Climate Cleanup

By on Jun 26, 2019 in Energy, News

The Climate Mobilization Act is a package of legislation designed to drastically reduce carbon emissions from New York City’s commercial properties. It covers everything from closing high emitting power plants and installing renewable energy sources to limiting emissions from buildings of over 25,000 square feet. A major component of the proposal, Local Law 97 (formerly Bill 1253), was approved by the city council in April 2019 and focuses on greenhouse gas emissions limits for existing buildings.

We asked Brian Fridkin, a Yardi Client Services Division team leader in Yardi Energy, for an analysis of Times Square in New York CityLL 97.

Q: How will this bill impact Yardi clients in New York City?

Fridkin: Many clients who own or manage any commercial property of over 25,000 square feet will have to comply with the law’s carbon emission limits starting in 2024. That’s five years away, but they need to act now to meet the deadline. To comply, property owners will have to calculate their building’s carbon limit, which is based on the square footage of their building. They will then have to calculate their current emissions based on the emission coefficients set in the law. To avoid penalties, they will have to make reductions in the next five years that equal the difference between their emissions and limit.  What’s more, the emission limits change every five years. The limits for 2030-2034, for example, are about half of those for 2024-2029. That’s good because property owners can ease into the changes, but they must constantly prepare for upcoming limits.

Additionally, there are minimum requirements that a building must meet by 2024, which include adjusting temperature set points for heat and hot water, repairing system leaks, insulating pipes, ensuring steam traps are operating correctly, complying with lighting standards and weatherizing windows. One benefit is that these measures will likely have a relatively quick payback.

Q: Other than the required energy conservation measures in the law, how else can building owners and managers reduce their emissions?

Fridkin: It all begins with tracking usage.  Buildings over 25,000 square feet should already be doing this through annual Local Law 84 benchmarking. To comply with this law, you will need to use whole building aggregated data, which includes any tenants that are directly metered by ConEd. You can’t know how much you need to reduce emissions without this data.

Submetering tenant spaces is also extremely valuable because tenant energy consumption can account for more than 80% of the total building load. Tracking consumption helps identify tenants with high consumption and enables outreach to help them to lower their consumption which leads to lower emissions for the property.

The next step is energy efficiency projects such as replacing old equipment and implementing HVAC optimization software. Owners might also want to investigate alternative energy sources such as green roofs, solar panels or wind turbines, which are already a requirement for all new buildings and buildings undergoing major renovations.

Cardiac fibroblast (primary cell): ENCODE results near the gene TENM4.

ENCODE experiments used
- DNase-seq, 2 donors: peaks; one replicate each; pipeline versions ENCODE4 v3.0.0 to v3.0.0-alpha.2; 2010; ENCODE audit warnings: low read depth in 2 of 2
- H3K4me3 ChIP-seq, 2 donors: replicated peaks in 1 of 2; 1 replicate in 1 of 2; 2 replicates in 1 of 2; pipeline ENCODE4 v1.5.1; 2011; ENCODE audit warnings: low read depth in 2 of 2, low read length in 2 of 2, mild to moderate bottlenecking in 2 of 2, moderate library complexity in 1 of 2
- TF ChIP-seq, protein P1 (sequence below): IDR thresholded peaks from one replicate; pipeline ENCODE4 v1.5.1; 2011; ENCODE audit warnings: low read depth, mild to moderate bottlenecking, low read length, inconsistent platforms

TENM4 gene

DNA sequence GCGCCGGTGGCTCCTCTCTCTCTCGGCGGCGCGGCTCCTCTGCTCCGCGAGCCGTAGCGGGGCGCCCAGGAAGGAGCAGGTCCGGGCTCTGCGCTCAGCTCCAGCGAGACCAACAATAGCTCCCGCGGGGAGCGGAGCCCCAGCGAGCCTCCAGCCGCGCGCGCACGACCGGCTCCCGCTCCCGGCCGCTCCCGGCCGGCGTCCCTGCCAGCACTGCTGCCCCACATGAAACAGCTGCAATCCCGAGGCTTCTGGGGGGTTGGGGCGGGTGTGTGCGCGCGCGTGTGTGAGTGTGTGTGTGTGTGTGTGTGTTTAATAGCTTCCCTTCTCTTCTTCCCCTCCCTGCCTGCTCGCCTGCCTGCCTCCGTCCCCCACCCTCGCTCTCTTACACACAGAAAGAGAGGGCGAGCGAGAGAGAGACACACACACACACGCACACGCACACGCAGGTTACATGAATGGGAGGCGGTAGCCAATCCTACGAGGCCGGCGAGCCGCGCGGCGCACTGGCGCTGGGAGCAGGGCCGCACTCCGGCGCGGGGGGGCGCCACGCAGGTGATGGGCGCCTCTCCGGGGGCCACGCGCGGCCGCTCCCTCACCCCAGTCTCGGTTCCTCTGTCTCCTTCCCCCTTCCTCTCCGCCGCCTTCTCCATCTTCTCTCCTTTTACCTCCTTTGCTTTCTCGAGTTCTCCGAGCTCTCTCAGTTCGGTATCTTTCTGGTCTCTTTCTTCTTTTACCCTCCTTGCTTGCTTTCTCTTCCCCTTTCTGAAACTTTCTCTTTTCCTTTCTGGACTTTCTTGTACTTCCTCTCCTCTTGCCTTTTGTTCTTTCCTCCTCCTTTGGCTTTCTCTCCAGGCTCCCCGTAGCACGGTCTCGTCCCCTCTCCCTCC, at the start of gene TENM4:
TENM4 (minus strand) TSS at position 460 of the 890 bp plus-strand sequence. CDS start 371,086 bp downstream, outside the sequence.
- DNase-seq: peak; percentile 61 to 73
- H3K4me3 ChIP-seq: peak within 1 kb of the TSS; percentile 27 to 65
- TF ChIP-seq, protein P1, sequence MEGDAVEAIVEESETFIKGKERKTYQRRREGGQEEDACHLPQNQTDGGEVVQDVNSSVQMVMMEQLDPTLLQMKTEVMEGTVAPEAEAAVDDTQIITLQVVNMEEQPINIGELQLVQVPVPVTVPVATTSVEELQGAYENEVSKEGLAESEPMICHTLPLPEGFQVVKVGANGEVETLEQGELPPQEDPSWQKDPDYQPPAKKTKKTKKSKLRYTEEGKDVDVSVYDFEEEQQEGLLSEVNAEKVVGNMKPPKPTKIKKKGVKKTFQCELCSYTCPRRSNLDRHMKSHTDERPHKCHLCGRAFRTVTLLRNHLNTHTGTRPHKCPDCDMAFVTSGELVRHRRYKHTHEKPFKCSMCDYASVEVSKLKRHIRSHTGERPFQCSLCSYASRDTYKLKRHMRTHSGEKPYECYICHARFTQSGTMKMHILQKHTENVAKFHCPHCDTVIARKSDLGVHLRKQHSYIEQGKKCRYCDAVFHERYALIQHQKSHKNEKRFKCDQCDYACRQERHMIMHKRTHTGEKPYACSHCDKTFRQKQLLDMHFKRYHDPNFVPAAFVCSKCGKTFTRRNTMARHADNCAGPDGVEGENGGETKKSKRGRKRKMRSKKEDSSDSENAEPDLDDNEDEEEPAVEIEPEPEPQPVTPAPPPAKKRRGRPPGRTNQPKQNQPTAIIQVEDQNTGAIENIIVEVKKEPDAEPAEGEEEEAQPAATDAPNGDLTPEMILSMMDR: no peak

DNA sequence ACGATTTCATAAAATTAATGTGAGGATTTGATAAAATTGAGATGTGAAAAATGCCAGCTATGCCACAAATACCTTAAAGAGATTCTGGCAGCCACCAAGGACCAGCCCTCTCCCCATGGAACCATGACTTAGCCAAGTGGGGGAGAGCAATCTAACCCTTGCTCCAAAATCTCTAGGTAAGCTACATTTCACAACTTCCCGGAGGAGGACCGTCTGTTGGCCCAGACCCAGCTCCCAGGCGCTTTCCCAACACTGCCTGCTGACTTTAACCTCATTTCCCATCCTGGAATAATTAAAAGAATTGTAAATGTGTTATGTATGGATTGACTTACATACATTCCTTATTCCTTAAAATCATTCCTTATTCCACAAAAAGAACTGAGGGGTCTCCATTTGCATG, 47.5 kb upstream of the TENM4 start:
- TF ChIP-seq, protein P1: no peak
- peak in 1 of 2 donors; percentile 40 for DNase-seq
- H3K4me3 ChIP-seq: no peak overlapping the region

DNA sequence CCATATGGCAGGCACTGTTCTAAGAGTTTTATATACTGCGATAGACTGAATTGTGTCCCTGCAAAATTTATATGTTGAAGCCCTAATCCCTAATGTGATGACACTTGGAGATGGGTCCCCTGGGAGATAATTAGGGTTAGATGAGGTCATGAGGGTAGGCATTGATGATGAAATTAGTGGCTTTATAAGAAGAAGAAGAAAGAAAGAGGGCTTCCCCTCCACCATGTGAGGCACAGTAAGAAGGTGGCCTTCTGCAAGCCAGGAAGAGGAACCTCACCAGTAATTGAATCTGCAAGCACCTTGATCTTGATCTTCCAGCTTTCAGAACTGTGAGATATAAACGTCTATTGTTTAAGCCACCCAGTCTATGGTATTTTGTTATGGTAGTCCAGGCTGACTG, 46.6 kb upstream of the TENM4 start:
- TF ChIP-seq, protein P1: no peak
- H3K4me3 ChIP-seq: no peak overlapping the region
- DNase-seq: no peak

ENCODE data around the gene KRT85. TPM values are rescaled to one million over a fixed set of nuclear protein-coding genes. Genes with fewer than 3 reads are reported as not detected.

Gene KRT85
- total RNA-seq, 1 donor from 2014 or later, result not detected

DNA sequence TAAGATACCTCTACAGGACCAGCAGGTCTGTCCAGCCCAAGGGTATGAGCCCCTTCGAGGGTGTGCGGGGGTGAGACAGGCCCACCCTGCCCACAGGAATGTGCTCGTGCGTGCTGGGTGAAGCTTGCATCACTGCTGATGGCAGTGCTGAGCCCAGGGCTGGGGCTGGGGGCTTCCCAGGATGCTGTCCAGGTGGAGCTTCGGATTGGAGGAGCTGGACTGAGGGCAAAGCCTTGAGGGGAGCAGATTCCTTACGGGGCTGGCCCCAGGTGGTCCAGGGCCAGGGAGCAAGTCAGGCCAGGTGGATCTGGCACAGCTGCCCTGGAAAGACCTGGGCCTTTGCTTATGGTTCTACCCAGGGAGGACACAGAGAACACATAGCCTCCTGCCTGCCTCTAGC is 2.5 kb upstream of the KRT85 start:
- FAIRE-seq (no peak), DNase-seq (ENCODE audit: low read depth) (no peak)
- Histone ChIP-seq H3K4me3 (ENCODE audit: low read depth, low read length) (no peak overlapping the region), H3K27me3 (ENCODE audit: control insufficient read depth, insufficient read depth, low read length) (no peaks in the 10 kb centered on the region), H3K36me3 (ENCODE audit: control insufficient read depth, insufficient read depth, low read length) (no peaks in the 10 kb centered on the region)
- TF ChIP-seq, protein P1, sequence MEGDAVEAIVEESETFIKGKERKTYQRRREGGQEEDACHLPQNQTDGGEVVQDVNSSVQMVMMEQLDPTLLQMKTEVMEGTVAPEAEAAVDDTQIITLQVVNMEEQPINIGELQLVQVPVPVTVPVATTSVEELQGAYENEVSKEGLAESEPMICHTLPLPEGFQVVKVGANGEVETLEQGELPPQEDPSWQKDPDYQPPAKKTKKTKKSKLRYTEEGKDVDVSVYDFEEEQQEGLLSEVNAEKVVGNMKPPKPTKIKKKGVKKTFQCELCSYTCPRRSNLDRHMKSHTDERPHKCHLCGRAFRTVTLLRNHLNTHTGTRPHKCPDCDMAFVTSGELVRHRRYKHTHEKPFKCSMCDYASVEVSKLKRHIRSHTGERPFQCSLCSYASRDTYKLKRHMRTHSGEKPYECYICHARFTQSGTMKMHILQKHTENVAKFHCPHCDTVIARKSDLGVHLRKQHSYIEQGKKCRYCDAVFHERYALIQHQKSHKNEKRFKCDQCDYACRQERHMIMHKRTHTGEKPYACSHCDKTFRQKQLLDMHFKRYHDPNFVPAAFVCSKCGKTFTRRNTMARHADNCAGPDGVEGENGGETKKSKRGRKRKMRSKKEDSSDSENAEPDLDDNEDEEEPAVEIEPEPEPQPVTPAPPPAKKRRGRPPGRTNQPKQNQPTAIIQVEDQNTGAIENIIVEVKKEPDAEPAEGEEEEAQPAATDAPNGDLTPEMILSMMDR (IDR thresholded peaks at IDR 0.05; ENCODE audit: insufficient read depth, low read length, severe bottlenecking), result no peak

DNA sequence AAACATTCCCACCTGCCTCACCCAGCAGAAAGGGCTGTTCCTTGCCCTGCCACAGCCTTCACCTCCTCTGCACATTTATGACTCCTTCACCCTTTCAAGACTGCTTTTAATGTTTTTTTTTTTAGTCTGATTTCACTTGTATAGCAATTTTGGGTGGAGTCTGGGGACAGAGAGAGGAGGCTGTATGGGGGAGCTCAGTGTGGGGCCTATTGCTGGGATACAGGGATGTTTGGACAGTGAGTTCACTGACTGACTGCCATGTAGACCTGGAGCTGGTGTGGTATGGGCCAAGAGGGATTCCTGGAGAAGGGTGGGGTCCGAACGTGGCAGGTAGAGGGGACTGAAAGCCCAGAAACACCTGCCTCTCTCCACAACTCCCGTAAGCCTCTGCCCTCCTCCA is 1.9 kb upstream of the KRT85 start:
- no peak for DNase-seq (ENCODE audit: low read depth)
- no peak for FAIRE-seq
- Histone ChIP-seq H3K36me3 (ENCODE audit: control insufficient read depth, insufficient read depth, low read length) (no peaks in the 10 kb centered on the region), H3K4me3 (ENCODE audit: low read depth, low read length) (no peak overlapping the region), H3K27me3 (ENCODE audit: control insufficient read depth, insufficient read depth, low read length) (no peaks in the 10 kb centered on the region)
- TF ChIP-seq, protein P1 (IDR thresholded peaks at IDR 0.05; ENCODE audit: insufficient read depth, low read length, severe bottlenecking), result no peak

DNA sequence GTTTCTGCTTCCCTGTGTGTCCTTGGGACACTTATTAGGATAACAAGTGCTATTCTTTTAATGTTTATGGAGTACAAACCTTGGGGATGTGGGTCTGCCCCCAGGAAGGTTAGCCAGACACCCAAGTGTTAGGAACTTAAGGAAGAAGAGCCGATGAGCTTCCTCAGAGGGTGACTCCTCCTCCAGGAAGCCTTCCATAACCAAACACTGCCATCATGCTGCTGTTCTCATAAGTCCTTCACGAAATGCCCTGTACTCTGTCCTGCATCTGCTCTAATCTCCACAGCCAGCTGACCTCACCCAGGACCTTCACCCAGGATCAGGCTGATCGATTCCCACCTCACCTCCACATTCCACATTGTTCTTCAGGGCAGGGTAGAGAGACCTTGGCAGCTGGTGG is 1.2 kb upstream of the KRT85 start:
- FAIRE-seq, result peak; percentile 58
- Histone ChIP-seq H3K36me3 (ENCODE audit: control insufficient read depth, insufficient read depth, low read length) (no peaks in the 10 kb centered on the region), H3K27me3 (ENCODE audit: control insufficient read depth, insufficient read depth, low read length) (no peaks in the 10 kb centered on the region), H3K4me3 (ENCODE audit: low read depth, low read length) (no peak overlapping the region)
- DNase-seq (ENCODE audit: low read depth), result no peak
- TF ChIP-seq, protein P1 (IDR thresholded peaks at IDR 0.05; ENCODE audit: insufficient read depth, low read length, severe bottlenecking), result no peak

Q: What are some other major elements of LL 97?

Fridkin: It allows the purchase of renewable energy credits (RECs) or greenhouse gas offsets to offset emissions. RECs can be purchased to cover 100% of a building’s offset but they must come from New York and be able to feed the capacity of the New York City load zone, conditions that are not accessible for most buildings. It now appears that RECs will be sold bundled in Virtual Power Purchase Agreements (PPAs), long-term (15-year minimum) financial agreements with a renewable energy generation source. PPAs can be complicated agreements that potentially expose clients to financial risk. However, they are extremely beneficial to the environment by supporting renewable energy generation. Greenhouse gas offsets will be a much cheaper option, but the law only allows these to cover 10% of the total emissions limit, so if you are more than 10% over your emission limit you will need to find other ways to reduce.

Q: What are the penalties associated with non-compliance?

Fridkin: They can be steep—$268 per metric ton of carbon, which can add up to millions of dollars per year for some portfolios. The new law does allow some forgiveness for being over your limit if you can prove that you made a strong effort to comply.

Q: How is Yardi Energy helping clients comply with this new law?

Fridkin: Elements of the Yardi Pulse Suite can assist compliance with LL 97 by reducing energy costs and consumption. For example, Yardi Utility Expense Management provides access to all energy cost and consumption data, enabling emission calculations and contributing to benchmarking for ENERGY STAR® reporting. Yardi Pulse Real-Time Metering delivers visibility into real-time demand and consumption that can be used to change how a building operates. Yardi Pulse Active EE optimizes HVAC system performance by making incremental changes to set points every 30 seconds, which reduces consumption while maintaining tenant comfort. Yardi Pulse Fault Detection and Diagnostics helps prevent HVAC system equipment failures before they cost money or tenant comfort. Yardi also offers emission calculations consulting, renewable energy credit and GHG offset purchasing and energy procurement services.

Q: Is there anything else about LL 97 that readers should know?

Fridkin: It’s important to realize how few answers we have about it. The New York City government is just now creating the Office of Building Energy and Emissions Performance to oversee the law’s implementation and answer questions about it. How the low-interest loans for emissions-saving projects will work and if carbon trading will be included are among the issues yet to be determined.